The reports detail items found on walks in Seattle, including churros, ducks, and coffee-cup lids. Courtesy of seattle walk report / sasquatch books
If you recently watched KOMO News, you might have heard that “Seattle is dying.” Or maybe you heard Fox News’ Tucker Carlson say Seattle is “experiencing widespread degradation” and “suffocating under garbage.” Or KIRO Radio’s Dori Monson say there’s “no way” he’d take a late-night walk in Seattle since we’ve allowed “the criminals to absolutely take over.”
Conservative blowhards really want the world to believe that Seattle is a dirty, crime-ridden hellhole. It’s not.
Seattle is a beautiful city. It’s true that the city faces an unprecedented housing emergency, but it’s also true that we’re the country’s fastest-growing big city for a reason: People really, really want to live here.
On a clear day, a person in the right spot can turn their head and see Mount Rainier, Puget Sound, and the Olympic and Cascade mountain ranges. But it’s not just our views—as Seattle Walk Report, a new collection of comics illustrating actual things seen and found while walking Seattle’s streets, makes clear. All you have to do to discover the treasures of Seattle is go on a walk.
Seattle Walk Report is exactly what it sounds like: reports of walks in Seattle. Popularized on Instagram (@seattlewalkreport), the project was started in 2017 by an anonymous illustrator who prefers to simply go by Seattle Walk Report. Is she secretly MacKenzie Bezos? Nikkita Oliver? Her identity is so secret that I don’t know her name, even though a few of the comics have appeared in The Stranger.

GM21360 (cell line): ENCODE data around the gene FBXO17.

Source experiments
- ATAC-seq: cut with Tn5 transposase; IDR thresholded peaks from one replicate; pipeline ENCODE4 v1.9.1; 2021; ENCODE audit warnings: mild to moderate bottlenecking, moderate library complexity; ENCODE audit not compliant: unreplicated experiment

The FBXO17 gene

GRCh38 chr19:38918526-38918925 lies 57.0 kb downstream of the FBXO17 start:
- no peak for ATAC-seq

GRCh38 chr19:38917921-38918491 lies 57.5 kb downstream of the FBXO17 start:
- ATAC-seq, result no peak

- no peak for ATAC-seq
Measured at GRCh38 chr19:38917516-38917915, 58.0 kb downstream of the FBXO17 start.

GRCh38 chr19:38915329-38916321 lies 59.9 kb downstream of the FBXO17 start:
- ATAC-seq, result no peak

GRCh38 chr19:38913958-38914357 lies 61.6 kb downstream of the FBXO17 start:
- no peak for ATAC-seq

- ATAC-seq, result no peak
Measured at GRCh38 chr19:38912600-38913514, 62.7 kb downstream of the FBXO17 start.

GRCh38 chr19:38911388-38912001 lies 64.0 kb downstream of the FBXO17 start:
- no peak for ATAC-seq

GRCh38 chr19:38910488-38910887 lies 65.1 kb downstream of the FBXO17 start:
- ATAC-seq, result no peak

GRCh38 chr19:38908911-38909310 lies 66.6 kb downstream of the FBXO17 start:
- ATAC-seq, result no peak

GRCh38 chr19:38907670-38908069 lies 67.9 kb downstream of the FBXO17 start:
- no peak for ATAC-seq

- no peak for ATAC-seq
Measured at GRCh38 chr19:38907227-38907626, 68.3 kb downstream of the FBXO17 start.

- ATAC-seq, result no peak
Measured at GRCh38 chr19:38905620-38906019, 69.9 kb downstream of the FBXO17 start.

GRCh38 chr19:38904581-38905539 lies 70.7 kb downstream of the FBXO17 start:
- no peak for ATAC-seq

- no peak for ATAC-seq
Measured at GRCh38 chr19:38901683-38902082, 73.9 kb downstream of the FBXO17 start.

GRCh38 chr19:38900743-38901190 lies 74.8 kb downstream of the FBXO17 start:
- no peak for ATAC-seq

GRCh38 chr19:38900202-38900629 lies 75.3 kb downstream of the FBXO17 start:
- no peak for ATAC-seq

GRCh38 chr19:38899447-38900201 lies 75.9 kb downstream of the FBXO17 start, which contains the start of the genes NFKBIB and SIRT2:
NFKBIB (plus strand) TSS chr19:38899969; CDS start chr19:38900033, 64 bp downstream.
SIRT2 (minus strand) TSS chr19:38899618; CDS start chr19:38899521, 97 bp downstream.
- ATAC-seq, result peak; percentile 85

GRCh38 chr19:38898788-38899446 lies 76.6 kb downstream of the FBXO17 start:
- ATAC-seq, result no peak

“It’s not like I’m George Clooney or something,” the author said. What about Sue Bird? We are told she will give up the ruse on August 13, the day her book comes out.
“It wasn’t an easy decision to put my name on the book. When I started Seattle Walk Report, I didn’t intend to be anonymous, because I really didn’t intend on anything,” the author said. “It’s your classic Hannah Montana scenario. I get the joy of making this thing that people love while maintaining a normal life.”
The author did confirm to us that she’s not a celebrity.
Seattle Walk Report‘s 150-plus pages of twee, guidebook-style comics create an endearing collection of the small details that make Seattle a home. An abbreviated list of its findings: Churros. A scary teapot shaped like a sad dog. The Wedgwood Rock. A parking meter wearing a tie. The oldest building in Seattle (it’s by the Capitol Hill Goodwill). Thirteen people in Seahawks gear. A money tree in Rainier Beach. St. Paul’s Episcopal Church (which has the best roof in Seattle). Twenty coffee-cup lids. All of Seattle’s Carnegie libraries. A ground-level mailbox in Georgetown (maybe a mailbox for dogs?!). A starfish AND a crab chilling on Alki Beach. The terra-cotta on a West Roy Street apartment building. One confident duck.
Flipping through its pages, it’s impossible to believe Seattle is dying.
“The other day on Broadway, I wasn’t even in ‘walk reporter mode’ when I saw a man in a skeleton costume and an old woman with three Pomeranians and a $2,000 purse having a very animated conversation about their shared hatred of spiders,” Seattle Walk Report said. “A block later, there was an open Amazon box with nothing but loose raisins inside! LOOSE RAISINS! Life is good.”